Read Part 1.
The Advanced Directive
The Advance directive or health care directive is a document that allows you to document your wishes concerning medical treatments at the end of life.1 Because every one of us will die, this document is important. If you think not consider this:
- The Terri Schiavo case2 and the debate about her wishes. Her husband said one thing and her parents disputed it. Her own wishes were never documented. Another such case was Karen Ann Quinlan.3
- In my own family a relative had a health care directive of sorts—it was from his church but he had never had it notarized and filed. When he was stricken there was a mild dispute among his offspring about whether his ventilator should be removed. The doctors themselves would not agree to remove it because his wishes were not officially documented. He lingered longer than was probably necessary.
- One might think, “that won’t happen to me!” In my own case I broke my neck in a serious accident when I was only 38. I was semi-conscious for a period of time. Decisions about my care had to be made.
- My own mother wisely had a health care directive. She specified that she did not want any extraordinary means to extend her life. It was clearly documented and so there was absolutely no debate. My siblings and I knew mom’s wishes. This past March she was given approximately a week to live. She told my sister, “I’m going to heaven!” And she died the next day.
Often the advanced directive, durable power of attorney, and will is bundled together as a package with either an attorney or an online service such as LegalZoom. So the cost is minimal. Additionally an attorney is not even needed for the advanced directive: See Download Your State’s Advance Directives.4
The Durable Power of Attorney
A power of attorney is a legal document that gives someone you choose the power to act in your place. In case you ever become mentally incapacitated, you’ll need what are known as “durable” powers of attorney for medical care and finances. A durable power of attorney simply means that the document stays in effect if you become incapacitated and unable to handle matters on your own… . With a valid power of attorney, the trusted person you name will be legally permitted to take care of important matters for you—for example, paying your bills, managing your investments, or directing your medical care—if you are unable to do so yourself. Taking the time to make these documents is well worth the small effort it will take. If you haven’t made durable powers of attorney and something happens to you, your loved ones may have to go to court to get the authority to handle your affairs.5
It’s advisable to have a separate Medical Power of Attorney and Financial Power of Attorney because personal medical information would be pertinent to one and not the other. The Wall Street Journal notes: “there is no legal document that is more crucial than a power of attorney.”6
As mentioned before, this document may be bundled with the services an attorney provides or via LegalZoom. I have not used this particular service myself but LawDepot.com has free legal forms and Power of Attorney is one such form they offer.7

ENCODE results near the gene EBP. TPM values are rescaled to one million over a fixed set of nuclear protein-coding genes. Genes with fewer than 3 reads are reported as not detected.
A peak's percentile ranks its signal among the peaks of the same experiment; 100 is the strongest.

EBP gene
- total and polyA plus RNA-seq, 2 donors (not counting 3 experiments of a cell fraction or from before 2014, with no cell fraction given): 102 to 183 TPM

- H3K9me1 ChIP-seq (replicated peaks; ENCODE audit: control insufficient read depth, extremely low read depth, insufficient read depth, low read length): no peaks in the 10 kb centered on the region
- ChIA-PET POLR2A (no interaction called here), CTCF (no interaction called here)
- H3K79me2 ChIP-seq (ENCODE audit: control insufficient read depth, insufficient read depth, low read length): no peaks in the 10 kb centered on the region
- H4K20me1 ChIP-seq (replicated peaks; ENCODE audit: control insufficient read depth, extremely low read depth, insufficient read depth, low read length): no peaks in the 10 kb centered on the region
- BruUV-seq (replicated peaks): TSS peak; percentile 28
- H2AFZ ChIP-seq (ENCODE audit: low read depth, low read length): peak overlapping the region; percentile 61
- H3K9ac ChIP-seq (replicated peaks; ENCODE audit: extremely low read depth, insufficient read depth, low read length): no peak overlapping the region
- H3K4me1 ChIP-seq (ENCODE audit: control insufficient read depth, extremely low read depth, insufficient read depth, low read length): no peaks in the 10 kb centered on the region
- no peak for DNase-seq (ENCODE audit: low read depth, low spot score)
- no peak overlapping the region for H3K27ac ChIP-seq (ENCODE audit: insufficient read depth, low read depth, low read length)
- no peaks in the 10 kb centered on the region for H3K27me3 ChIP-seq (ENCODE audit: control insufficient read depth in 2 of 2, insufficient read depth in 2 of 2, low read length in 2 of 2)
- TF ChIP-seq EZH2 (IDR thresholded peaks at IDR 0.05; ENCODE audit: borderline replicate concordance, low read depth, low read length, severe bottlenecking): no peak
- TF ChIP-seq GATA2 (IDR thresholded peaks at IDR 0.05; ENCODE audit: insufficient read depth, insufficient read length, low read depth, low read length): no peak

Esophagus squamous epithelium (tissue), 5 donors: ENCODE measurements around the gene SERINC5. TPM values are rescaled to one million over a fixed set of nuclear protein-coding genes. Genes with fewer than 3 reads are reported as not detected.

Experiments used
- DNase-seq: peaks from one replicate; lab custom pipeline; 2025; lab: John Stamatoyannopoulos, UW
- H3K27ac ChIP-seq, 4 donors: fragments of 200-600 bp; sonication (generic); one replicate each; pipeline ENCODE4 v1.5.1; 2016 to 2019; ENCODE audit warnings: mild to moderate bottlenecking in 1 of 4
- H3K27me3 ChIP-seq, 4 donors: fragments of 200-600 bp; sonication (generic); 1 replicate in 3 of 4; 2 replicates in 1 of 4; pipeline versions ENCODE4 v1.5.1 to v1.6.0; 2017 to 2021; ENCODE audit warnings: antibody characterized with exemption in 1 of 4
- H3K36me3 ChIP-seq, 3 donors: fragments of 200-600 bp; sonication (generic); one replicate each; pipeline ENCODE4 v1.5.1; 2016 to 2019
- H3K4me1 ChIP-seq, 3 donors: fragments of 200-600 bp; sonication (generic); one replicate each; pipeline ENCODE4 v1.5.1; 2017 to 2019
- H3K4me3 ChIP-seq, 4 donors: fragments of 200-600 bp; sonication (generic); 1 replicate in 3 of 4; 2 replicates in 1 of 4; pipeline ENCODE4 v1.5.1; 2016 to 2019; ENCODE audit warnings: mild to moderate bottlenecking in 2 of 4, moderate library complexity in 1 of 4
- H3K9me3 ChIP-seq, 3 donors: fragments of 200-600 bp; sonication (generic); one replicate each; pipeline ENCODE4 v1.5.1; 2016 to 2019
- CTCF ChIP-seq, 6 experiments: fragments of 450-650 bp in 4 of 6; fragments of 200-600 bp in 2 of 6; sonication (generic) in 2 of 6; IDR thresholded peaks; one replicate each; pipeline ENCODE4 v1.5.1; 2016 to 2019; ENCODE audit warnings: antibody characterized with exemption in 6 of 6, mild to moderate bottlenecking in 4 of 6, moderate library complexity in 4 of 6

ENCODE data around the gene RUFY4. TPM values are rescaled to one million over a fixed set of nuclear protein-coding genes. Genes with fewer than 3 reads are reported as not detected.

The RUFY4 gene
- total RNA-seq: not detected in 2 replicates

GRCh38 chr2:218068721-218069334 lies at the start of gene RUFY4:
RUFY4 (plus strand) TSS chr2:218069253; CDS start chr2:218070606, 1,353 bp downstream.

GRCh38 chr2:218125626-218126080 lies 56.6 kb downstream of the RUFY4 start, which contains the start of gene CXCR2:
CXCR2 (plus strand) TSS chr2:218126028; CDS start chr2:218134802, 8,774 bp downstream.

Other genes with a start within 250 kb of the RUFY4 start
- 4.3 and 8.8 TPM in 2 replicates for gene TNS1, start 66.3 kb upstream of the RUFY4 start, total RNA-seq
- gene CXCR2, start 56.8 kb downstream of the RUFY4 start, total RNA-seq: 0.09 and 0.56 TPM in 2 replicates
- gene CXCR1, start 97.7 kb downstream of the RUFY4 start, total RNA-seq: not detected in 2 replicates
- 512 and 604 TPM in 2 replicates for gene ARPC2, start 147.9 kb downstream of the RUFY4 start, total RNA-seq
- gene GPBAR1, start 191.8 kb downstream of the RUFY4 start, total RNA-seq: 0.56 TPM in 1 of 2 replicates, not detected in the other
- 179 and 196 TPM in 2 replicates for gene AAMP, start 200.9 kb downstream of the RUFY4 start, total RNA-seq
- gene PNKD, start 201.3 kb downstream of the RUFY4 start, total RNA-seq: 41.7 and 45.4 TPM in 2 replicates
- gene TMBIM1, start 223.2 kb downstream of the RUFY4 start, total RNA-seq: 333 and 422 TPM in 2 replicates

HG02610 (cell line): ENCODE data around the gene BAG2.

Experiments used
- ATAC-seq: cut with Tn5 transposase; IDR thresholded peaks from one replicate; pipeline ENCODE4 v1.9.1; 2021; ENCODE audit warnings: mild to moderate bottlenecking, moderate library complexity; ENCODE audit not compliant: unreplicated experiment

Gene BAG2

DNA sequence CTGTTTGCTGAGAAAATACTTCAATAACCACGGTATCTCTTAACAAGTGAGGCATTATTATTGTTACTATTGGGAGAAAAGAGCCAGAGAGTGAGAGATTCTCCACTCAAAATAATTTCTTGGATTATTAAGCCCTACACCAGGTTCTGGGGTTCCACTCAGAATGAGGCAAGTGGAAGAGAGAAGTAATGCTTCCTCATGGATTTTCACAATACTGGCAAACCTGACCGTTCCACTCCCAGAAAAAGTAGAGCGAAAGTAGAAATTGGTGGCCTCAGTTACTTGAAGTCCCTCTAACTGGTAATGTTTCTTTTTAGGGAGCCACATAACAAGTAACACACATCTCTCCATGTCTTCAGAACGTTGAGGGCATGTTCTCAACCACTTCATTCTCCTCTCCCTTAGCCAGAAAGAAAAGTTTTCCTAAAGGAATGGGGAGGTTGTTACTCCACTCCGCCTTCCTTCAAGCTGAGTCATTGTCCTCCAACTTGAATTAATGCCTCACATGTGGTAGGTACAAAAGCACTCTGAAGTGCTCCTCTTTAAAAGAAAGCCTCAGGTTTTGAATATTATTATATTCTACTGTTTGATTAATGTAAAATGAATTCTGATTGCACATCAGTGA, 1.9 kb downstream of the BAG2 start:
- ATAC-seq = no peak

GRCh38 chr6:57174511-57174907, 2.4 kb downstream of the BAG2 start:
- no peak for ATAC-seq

Declutter & Organization
“Declutter” is not an actual word, while “unclutter” is. My wife jokingly told me just today: “these are two words not in your vocabulary.”
We did a long distance corporate move 20 years ago—it was the full shebang where the company did everything—even compensating us for new drapes. Kathee was working in Minneapolis, flying home on the weekends; and I was back in Denver working and trying to cook and manage the house. Movers came in and packed everything. As my wife would later relate, “they would pack a dirty tissue if you let them”.
We had lived in Denver for over 9 years and so we had 9 years of accumulated stuff on top of the accumulated stuff from the previous 22 years of marriage. In my college years I used to scuba dive. In a box were diving flippers. I hadn’t used them for over 20 years … still in a box labeled “flippers.”
That box got moved again.
Several years ago Kathee and I spent most of a day cleaning out our den. In the den we have a large oak desk. I had years and years of checking account statements. Whenever I received a statement I would balance the checkbook and attach a spreadsheet. Also in a drawer were many years of canceled checks. We about burned out our shredder that day. Finally, when the shredder overheated and gave up for the day (it was like a scene from “All the President’s Men”), we piled documents into black garbage bags and took the bags to an office supply store to be shredded.
Here’s the lesson: Declutter and do your heirs a great service. They will thank you for it!
Mom was a bookkeeper in her youth and fairly organized. She used to have one green-ledger style page for each month where she recorded every income and expense item. She also did a fairly good job of decluttering. She slipped a bit in the end because of her age and mental state, but nevertheless did not leave her children with a large mess.
A funny story is that in the week or two before Mom died, she told my sister there was money in her apartment (she was in the hospital at the time). So we siblings wondered … was she talking about $50? $1000? Just what? After her death, we sorted through her stuff and found … $10 in bills and coins!
Organization is perhaps the flip side of declutter. Organization answers these financial questions:
- What is important?
- Where is it?
- What are the details?
Mom did an A+ job on organization. Even though the conversation was often times uncomfortable, Mom would tutor me on my annual visit: This is what I have in stocks, here are the funeral arrangements, this is the will, et cetera!